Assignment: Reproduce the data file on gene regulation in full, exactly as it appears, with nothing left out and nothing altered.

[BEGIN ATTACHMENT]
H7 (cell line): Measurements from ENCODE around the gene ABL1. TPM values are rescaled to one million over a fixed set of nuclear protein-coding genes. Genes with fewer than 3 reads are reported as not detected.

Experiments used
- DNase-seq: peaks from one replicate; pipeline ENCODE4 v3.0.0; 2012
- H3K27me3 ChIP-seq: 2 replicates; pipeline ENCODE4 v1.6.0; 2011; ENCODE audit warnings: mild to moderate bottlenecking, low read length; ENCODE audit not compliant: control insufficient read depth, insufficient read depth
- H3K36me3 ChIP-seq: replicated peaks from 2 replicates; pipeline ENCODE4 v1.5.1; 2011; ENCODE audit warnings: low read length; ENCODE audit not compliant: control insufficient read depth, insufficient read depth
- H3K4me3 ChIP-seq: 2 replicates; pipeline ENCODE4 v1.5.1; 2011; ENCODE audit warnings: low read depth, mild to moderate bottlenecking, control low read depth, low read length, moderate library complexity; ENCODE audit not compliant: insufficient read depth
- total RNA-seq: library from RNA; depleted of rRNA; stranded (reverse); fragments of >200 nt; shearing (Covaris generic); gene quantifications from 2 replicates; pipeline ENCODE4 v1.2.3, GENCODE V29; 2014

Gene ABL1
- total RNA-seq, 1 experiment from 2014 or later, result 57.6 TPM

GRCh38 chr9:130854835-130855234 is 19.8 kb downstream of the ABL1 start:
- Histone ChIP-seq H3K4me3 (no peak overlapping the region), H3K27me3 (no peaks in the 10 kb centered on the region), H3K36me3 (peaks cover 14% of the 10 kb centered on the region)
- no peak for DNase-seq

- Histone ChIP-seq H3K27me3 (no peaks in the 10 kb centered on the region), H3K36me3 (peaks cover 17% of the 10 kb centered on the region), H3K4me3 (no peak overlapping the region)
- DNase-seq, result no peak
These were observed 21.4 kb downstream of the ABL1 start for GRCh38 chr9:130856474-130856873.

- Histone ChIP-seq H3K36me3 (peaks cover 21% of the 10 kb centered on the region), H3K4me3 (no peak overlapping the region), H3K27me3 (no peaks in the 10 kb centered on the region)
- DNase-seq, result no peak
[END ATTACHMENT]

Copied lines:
H7 (cell line): Measurements from ENCODE around the gene ABL1. TPM values are rescaled to one million over a fixed set of nuclear protein-coding genes. Genes with fewer than 3 reads are reported as not detected.

Experiments used
- DNase-seq: peaks from one replicate; pipeline ENCODE4 v3.0.0; 2012
- H3K27me3 ChIP-seq: 2 replicates; pipeline ENCODE4 v1.6.0; 2011; ENCODE audit warnings: mild to moderate bottlenecking, low read length; ENCODE audit not compliant: control insufficient read depth, insufficient read depth
- H3K36me3 ChIP-seq: replicated peaks from 2 replicates; pipeline ENCODE4 v1.5.1; 2011; ENCODE audit warnings: low read length; ENCODE audit not compliant: control insufficient read depth, insufficient read depth
- H3K4me3 ChIP-seq: 2 replicates; pipeline ENCODE4 v1.5.1; 2011; ENCODE audit warnings: low read depth, mild to moderate bottlenecking, control low read depth, low read length, moderate library complexity; ENCODE audit not compliant: insufficient read depth
- total RNA-seq: library from RNA; depleted of rRNA; stranded (reverse); fragments of >200 nt; shearing (Covaris generic); gene quantifications from 2 replicates; pipeline ENCODE4 v1.2.3, GENCODE V29; 2014

Gene ABL1
- total RNA-seq, 1 experiment from 2014 or later, result 57.6 TPM

GRCh38 chr9:130854835-130855234 is 19.8 kb downstream of the ABL1 start:
- Histone ChIP-seq H3K4me3 (no peak overlapping the region), H3K27me3 (no peaks in the 10 kb centered on the region), H3K36me3 (peaks cover 14% of the 10 kb centered on the region)
- no peak for DNase-seq

- Histone ChIP-seq H3K27me3 (no peaks in the 10 kb centered on the region), H3K36me3 (peaks cover 17% of the 10 kb centered on the region), H3K4me3 (no peak overlapping the region)
- DNase-seq, result no peak
These were observed 21.4 kb downstream of the ABL1 start for GRCh38 chr9:130856474-130856873.

- Histone ChIP-seq H3K36me3 (peaks cover 21% of the 10 kb centered on the region), H3K4me3 (no peak overlapping the region), H3K27me3 (no peaks in the 10 kb centered on the region)
- DNase-seq, result no peak